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FAA: Near-Collisions Are Among “Things That We Don’t Expect to See”

After several near-collision incidents at major U.S. airports, the Federal Aviation Administration wants to know why this is happening, and how to prevent it in the future.
A number of near-collisions between commercial aircraft at U.S. airports is putting both flyers and the Federal Aviation Administration on edge – and the regulator wants to know why it’s happening.


In an exclusive interview on NBC Nightly News with Lester Holt, acting FAA Administrator Billy Nolen said the sharp increase in incidents are among the things “that we don’t expect to see.”


Post-Pandemic Demand, Lack of Workers Among Reasons for Air Travel Pressure

With the COVID-19 pandemic ending and travel rules easing, flyers are returning in droves to the airport. However, as more flights depart airports, everyone from the gate agents to air traffic controllers are feeling the pressure.


Some of the more recent near-collision incidents recently recorded include an American Airlines flight crossing in front of a Delta Air Lines flight preparing for takeoff at John F. Kennedy International Airport (JFK) in New York; a FedEx flight landing at Austin Bergstrom International Airport (AUS) just missing a Southwest Airlines flight preparing to depart, and a United Airlines flight aborting a takeoff when a Republic Airways aircraft crossed their runway without clearance.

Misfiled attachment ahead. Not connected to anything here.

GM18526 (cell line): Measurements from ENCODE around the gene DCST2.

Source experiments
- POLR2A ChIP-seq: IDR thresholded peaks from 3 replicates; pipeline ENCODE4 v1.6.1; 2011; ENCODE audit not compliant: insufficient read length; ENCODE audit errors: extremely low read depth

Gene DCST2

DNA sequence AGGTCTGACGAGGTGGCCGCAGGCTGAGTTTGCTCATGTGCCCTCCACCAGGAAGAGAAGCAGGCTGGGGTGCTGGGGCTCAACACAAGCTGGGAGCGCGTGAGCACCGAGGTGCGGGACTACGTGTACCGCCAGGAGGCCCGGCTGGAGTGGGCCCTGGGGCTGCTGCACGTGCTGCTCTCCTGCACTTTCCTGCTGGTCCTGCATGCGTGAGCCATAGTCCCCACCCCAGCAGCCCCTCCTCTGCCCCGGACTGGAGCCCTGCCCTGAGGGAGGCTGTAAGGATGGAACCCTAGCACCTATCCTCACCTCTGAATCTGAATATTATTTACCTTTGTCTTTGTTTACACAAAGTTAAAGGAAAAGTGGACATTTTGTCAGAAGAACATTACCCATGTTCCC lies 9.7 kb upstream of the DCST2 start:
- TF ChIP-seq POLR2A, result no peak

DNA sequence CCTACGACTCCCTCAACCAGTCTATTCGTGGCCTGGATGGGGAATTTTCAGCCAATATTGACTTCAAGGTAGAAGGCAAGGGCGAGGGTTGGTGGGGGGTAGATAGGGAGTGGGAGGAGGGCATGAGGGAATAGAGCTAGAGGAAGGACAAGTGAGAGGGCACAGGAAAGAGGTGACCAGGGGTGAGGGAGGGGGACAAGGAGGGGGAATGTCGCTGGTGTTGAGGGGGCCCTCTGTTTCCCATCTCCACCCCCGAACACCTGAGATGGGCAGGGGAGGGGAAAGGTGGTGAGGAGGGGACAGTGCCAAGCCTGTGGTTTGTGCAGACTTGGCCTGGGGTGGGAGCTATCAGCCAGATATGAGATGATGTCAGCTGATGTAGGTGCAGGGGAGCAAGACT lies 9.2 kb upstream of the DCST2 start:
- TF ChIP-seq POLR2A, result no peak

“We expect every flight to operate as it should,” Nolen told NBC Nightly News anchor Lester Holt. “And so we’ve had these events over the past few weeks. That gives us a moment to say, Let’s stop. Let’s reflect. Let’s ask ourselves the question: Are we missing anything?”


One of the reasons for the additional problems could be the lack of manpower caused by the pandemic. With employees leaving both the FAA and airlines by choice, including retirement, hiring to get back to full staff has been slow on all sides. Nolen admitted that the increased travel demand combined with slow hiring is causing “some pressures in the system,” but the FAA is hiring “aggressively” to bring their numbers up.


Another pressure in the system continues to be aviation operations. After the NOTAM system went down in January 2023 causing a nationwide ground stop, Nolen said pausing flights was the right thing to do, but more needs to be done to ensure it doesn’t happen in the future. In the same interview, Nolen called on the airlines to operate schedules that “match their capability and demands of the market.”


Aviation Remains Safe, Despite High Profile Events

Even though there were several high profile events in the opening months of 2023, Nolen emphasized that flying in the United States remain safe. Citing data showing the number of near-miss incidents is down compared to the preceding six months, the acting administrator notes that there hasn’t been a major fatality event in the U.S. since 2009.


“We have the safest most complex Airspace System in the world and it is very safe,” Nolen told NBC News. “It is very resilient. And with that, we will continue always to never take that safety for granted. We will not become complacent.”